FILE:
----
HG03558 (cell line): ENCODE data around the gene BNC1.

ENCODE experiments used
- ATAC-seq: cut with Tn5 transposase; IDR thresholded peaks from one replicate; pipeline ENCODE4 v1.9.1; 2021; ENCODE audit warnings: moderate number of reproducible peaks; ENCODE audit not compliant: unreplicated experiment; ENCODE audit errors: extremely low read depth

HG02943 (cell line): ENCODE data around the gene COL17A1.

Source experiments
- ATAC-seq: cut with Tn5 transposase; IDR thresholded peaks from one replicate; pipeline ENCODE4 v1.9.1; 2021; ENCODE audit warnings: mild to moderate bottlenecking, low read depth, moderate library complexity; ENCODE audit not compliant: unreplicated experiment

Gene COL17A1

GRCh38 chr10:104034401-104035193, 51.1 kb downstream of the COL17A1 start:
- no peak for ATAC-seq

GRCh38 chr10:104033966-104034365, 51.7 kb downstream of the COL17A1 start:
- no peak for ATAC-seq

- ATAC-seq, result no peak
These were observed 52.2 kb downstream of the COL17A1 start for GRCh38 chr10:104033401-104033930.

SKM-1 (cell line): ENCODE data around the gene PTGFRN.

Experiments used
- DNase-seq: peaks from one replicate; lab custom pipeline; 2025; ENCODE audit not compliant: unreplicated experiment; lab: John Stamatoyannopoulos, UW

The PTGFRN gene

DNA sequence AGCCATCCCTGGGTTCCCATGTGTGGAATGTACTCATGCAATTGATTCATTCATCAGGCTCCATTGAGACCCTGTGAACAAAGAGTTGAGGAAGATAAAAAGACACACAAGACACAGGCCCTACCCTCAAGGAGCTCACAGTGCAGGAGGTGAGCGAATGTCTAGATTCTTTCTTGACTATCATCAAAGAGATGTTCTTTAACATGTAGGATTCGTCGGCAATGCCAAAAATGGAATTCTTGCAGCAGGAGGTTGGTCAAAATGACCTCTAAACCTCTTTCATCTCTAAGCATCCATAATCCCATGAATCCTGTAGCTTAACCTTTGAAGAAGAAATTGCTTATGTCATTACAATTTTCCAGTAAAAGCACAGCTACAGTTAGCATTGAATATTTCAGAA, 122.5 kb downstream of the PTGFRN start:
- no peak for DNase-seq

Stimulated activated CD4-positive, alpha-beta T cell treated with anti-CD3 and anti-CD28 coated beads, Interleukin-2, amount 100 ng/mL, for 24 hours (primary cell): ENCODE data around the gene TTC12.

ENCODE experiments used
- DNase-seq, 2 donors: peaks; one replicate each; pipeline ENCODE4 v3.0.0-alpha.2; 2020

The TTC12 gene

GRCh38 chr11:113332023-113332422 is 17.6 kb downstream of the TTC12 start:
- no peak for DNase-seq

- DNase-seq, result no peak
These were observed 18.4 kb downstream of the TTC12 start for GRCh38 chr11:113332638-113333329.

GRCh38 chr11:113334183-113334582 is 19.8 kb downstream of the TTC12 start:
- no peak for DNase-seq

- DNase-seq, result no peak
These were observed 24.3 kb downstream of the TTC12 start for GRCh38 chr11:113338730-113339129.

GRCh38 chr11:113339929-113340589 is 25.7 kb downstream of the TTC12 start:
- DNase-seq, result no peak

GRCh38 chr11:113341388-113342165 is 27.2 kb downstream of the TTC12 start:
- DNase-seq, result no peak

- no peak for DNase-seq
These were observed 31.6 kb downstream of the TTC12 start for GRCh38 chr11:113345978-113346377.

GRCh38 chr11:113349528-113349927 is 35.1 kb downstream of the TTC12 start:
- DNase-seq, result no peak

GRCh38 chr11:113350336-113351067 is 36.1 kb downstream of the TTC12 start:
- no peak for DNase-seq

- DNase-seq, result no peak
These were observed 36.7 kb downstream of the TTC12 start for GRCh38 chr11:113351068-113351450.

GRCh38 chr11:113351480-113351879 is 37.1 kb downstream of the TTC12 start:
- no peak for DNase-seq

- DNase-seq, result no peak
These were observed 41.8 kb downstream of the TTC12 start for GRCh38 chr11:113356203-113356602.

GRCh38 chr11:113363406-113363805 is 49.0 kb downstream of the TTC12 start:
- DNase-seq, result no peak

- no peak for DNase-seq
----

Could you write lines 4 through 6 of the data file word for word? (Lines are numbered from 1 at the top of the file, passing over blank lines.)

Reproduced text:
HG02943 (cell line): ENCODE data around the gene COL17A1.

Source experiments
- ATAC-seq: cut with Tn5 transposase; IDR thresholded peaks from one replicate; pipeline ENCODE4 v1.9.1; 2021; ENCODE audit warnings: mild to moderate bottlenecking, low read depth, moderate library complexity; ENCODE audit not compliant: unreplicated experiment